A Great Night of Author Readings

Western Sky Books-2Last evening I had the pleasure of taking part in a reading at Western Sky Books in Port Coquitlam, British Columbia. With nine readers and an enthusiastic audience, All Hallows Story Night was an entertaining event. I loved the variety of stories the authors read. The horror, dark fantasy, and ghost stories for children and adults offered a wide selection of tales.

I read from the second chapter of my Alex Bellamy whodunit, Fatal Encryption, which opens on Halloween night and added a bit of humor to the mix. With settings near my home in Port Moody, BC, I have a special fondness for this book, and it was great fun to read from it again.

I should have arrived earlier to browse through the many titles Western Sky provides, but I’ll be back. Co-owner Tamara provided refreshments and cool decorations for the occasion, and if you ever have a chance to visit this new and used bookstore do so. The place is packed with bargain-priced books and is a huge supporter of local authors.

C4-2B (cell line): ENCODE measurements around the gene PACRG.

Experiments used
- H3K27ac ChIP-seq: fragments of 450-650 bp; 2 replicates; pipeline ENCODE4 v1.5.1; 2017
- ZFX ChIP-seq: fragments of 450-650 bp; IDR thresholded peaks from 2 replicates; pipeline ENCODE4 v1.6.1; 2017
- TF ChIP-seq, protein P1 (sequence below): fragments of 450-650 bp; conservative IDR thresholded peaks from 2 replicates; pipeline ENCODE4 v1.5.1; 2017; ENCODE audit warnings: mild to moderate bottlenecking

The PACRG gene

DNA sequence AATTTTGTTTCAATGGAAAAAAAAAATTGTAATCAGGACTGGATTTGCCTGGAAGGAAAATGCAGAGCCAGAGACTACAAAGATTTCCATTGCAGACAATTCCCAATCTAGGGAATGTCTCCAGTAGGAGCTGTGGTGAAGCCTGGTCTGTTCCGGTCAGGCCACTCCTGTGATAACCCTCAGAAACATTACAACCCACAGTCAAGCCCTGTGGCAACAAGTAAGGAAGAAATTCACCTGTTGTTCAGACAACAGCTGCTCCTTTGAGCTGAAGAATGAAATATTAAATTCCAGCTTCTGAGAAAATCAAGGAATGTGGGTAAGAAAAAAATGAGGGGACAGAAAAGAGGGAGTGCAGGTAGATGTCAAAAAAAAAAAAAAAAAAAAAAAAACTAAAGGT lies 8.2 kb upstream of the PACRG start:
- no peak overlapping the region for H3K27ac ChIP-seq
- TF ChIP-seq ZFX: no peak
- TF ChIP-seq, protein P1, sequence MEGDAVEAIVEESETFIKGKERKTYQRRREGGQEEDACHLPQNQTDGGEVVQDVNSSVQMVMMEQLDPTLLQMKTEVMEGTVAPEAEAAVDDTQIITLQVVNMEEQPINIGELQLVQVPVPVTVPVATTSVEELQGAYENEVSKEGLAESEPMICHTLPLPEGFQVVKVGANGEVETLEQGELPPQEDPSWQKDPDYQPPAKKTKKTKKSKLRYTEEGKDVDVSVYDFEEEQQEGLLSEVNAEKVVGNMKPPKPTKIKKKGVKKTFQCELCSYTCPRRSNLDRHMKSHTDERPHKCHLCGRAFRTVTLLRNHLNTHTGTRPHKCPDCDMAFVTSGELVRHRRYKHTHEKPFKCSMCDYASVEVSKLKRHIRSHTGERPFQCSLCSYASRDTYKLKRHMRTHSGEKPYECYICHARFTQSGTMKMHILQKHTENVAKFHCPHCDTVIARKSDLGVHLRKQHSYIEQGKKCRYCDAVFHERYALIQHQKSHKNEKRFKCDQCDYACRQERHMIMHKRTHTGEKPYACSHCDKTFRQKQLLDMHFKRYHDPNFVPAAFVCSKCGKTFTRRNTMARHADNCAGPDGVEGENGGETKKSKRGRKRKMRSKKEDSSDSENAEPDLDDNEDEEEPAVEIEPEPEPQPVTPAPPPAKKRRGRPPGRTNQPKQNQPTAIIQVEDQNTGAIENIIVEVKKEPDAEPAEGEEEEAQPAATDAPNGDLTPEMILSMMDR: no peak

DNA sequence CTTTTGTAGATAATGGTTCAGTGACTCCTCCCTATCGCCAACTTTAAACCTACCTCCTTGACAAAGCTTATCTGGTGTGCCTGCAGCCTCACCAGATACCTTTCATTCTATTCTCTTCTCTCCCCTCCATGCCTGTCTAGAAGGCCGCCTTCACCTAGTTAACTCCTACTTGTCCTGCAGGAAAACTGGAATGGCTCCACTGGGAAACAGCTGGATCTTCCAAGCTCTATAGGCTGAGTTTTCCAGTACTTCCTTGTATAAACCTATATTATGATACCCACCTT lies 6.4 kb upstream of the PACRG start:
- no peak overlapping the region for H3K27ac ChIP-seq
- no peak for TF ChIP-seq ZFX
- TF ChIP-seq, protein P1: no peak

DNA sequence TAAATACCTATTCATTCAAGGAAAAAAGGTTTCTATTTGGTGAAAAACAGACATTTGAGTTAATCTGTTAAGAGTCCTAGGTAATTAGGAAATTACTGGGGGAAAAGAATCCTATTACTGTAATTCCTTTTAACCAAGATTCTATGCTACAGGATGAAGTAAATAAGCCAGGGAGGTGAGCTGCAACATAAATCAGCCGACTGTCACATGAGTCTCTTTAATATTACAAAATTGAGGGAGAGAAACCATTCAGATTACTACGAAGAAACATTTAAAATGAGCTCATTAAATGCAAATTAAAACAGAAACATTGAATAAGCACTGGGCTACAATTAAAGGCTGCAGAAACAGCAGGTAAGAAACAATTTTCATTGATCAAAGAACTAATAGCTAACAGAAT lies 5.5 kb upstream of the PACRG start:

If you’re interested in Fatal Encryption, the ebook version is available at the following links.

Kobo: http://tinyurl.com/z5sagyl

Amazon: myBook.to/FatalEncryption

Other links: https://www.books2read.com/u/brdqzm

Should I Choose Instagram?

Social network imagesChoosing social media platforms has always been hit and miss with me. Over the years, the two constants have been Twitter and Facebook. I still belong to Goodreads, LinkedIn, and Kindleboards, but no longer take part in group discussions. Frankly, the spamming and contentious attitudes among too many people make discussions less appealing than they once were.